Your first coat is going to look very splotchy… trust me, it will be ok.


After about 30 minutes I was able to apply the second coat. Take a feel of the surface first, you may need to do a light sanding with the 320 grit sandpaper if the stain brings up the grain of the wood too much.


And here we are after the third coat.


Here’s a comparison between a completed chair (left) and the original finish (right).


After completing the re-staining on all of the chairs, I got started on the table.


You can see where I sprayed the stripper on the table. I sprayed the entire top, scraped, sprayed the sides and legs, and scraped. I was confused at how little of the finish I was able to remove with the stripper. What I didn’t realize was that the table has been waxed for years, which means that my chemical stripper did absolutely nothing to cut through it.

After some more reading, and a lot of nervous sweating now that I had 6 chairs that no longer matched their table, I was able to conclude that scrubbing with naphtha using steel wool was probably my best chance at removing the thick layer of wax.


I scrubbed the table top for about 2 hours, pouring the naphtha in a metal dog dish, soaking my steel wool, scrubbing with the grain of the wood, and then wiping the wax and naphtha off with a shop towel before it could dry again. Naphtha is really volatile so you have to wipe it up pretty quickly or it will just dry and you won’t be able to take the wax off. I worked as hard as I could to get all of the wax up, and then had to hope it would be good enough to be able to stain the table. From the horror stories I read on the internet, if you don’t remove all of the wax the poly will not adhere. I didn’t use the naphtha on the legs because I assumed they had not been waxed like the table top. I then took my same sanding blocks and sand paper to sand the table top and legs. Make sure you go with the grain, especially on the table top, or your table will not look good. It took a lot of elbow grease but I finally got it finished.

While I was working on the table I also went ahead and worked on the two shelves that go in either side of the table.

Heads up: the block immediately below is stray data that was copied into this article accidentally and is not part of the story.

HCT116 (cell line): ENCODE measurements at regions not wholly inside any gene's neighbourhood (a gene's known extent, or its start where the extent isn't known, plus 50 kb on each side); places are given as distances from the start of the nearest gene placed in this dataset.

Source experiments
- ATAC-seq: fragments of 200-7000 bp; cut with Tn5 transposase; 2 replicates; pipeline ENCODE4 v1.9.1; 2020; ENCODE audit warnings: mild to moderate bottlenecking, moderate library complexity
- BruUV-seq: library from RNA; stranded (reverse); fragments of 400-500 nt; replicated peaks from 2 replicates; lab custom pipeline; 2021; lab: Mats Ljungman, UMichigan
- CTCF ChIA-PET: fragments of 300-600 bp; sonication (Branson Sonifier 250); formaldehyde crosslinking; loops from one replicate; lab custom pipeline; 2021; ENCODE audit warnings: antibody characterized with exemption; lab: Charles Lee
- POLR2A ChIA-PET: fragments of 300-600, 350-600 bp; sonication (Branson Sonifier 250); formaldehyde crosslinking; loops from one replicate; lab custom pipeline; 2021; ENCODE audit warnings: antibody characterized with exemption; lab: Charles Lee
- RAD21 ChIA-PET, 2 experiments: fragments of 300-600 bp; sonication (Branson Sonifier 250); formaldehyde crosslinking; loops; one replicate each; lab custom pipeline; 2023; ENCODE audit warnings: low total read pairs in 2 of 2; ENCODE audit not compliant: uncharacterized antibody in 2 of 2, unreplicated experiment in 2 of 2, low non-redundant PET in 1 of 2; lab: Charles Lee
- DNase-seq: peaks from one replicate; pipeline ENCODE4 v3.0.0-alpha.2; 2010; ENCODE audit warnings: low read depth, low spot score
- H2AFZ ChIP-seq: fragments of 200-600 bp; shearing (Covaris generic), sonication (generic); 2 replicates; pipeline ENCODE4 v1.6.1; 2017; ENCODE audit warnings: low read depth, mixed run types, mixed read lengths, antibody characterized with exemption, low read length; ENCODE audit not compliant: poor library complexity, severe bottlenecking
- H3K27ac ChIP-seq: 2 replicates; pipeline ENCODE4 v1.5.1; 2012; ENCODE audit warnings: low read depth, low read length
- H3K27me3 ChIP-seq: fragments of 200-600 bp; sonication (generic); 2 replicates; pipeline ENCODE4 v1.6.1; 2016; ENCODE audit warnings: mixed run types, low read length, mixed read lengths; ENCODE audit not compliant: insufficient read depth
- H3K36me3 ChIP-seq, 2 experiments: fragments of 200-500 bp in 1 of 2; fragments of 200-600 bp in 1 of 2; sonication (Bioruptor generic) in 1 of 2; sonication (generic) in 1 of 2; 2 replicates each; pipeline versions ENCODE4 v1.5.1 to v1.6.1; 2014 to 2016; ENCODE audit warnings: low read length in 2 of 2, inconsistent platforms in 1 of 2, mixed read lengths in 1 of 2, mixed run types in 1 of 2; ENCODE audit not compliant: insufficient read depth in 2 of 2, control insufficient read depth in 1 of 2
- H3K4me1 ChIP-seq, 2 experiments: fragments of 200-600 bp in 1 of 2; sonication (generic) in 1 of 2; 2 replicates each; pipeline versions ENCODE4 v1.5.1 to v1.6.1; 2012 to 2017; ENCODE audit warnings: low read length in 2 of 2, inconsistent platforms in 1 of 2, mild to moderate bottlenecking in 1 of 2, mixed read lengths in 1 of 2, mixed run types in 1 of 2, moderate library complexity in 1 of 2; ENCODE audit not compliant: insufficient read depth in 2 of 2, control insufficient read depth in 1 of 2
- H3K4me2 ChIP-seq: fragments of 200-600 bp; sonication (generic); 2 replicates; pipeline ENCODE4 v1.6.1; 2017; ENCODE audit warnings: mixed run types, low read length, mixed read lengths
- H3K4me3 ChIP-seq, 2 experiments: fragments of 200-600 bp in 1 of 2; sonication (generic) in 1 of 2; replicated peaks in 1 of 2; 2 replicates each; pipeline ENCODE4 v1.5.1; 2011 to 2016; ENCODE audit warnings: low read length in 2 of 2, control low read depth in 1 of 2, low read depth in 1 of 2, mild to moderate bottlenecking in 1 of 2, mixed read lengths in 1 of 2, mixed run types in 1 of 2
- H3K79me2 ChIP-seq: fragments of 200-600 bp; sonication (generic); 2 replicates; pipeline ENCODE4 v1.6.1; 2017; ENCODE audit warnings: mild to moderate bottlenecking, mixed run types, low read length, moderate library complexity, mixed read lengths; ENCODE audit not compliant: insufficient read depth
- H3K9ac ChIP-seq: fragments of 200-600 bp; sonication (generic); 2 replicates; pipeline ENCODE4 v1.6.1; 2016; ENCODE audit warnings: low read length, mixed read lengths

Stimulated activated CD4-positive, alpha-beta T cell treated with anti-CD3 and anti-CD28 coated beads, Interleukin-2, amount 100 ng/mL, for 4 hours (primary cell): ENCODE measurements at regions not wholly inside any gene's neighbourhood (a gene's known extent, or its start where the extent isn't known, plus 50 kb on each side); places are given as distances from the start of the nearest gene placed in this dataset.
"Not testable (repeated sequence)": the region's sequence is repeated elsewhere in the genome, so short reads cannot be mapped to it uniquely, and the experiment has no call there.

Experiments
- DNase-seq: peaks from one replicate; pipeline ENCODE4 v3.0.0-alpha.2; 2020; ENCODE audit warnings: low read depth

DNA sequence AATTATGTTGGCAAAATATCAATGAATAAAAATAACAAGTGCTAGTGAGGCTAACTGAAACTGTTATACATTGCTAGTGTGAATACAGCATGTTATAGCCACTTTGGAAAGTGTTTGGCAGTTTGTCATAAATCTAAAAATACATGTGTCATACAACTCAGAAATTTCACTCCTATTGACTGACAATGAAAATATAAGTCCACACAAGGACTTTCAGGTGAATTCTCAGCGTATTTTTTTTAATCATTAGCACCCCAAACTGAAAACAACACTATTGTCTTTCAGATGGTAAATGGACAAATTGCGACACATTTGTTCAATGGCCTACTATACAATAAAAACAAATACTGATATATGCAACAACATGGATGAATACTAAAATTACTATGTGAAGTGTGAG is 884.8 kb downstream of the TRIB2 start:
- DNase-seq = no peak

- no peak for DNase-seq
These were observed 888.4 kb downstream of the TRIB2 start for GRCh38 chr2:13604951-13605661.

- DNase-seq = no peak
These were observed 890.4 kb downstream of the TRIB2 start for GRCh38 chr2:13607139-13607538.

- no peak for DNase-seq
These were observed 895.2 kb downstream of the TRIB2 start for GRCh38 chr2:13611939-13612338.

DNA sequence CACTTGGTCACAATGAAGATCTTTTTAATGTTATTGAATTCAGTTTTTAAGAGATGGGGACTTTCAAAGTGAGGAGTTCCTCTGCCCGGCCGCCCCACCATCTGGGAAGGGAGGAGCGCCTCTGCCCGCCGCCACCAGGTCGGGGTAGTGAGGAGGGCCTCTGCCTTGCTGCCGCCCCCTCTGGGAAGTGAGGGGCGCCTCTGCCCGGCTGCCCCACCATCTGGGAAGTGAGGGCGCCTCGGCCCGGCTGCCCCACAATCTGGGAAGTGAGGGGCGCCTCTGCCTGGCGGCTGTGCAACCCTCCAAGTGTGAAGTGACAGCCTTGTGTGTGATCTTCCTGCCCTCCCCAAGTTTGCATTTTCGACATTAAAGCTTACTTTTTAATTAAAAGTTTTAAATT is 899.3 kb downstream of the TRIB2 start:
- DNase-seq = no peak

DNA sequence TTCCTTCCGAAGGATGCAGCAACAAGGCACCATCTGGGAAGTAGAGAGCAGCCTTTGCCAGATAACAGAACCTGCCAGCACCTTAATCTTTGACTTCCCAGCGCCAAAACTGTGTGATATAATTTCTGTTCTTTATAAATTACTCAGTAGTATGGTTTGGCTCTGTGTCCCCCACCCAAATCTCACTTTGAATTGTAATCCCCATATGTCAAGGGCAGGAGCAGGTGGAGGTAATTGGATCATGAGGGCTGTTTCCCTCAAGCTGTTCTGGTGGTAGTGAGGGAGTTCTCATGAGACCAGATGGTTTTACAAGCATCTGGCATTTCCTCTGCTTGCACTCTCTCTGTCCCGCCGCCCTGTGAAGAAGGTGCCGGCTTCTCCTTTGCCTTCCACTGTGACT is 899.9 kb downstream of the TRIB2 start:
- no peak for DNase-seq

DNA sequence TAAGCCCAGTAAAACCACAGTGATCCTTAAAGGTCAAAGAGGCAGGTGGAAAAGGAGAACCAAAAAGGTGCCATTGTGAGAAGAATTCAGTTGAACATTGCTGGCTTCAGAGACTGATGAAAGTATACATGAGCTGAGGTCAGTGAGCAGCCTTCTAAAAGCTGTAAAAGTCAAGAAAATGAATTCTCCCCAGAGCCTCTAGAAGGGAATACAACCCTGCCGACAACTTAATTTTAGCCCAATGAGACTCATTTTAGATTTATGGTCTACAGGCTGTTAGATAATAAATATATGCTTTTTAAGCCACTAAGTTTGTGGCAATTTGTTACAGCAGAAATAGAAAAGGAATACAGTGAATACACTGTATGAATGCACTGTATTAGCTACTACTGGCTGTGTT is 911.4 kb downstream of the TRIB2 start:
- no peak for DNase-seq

I removed the knobs, scrubbed, sanded and stained the fronts of the drawers, and replaced the knobs with silver cup pulls from Home Depot to get a more modern look.


After I finished staining the top of the table I let it dry for several hours. Then I sprayed the table top with the polyurethane spray to give it a nice glossy top. I actually did two thin coats that I let dry for several hours in between.

Just a side note, I kept the garage shut when I sprayed the poly and while the poly dried. If there is any dust or hair floating around while your poly is wet, it will stick and become embedded in the surface of your furniture. Nobody wants a dog hair covered table, so be really careful not to let this happen. If anything does get stuck you can remove it with tweezers, gently sand that spot, and re-spray with polyurethane.


After letting the table sit overnight to dry, we moved it back into the dining room.


Next up was to recover the chair seats. I had the hardest time deciding on fabric for the chairs, but I eventually decided to go with this one from Fabricbubb.


It’s canvas with a slightly metallic sheen to it. I love that from a distance it has a subtle zebra stripe effect.

The seat covers were really easy to do, I just used a pair of needle-nose pliers to remove the old staples and then stretched the new fabric over the old foam batting (it was still in good shape) and re-stapled it.

Here’s the finished piece!


And here’s the set!


I’m so excited to finally have our dining set done and ready to use! The next project I’m working on is our guest bedroom so that we can have friends stay over when they come visit. I’ll post an update soon!

If you have any questions about your own DIY furniture project feel free to leave them in the comments!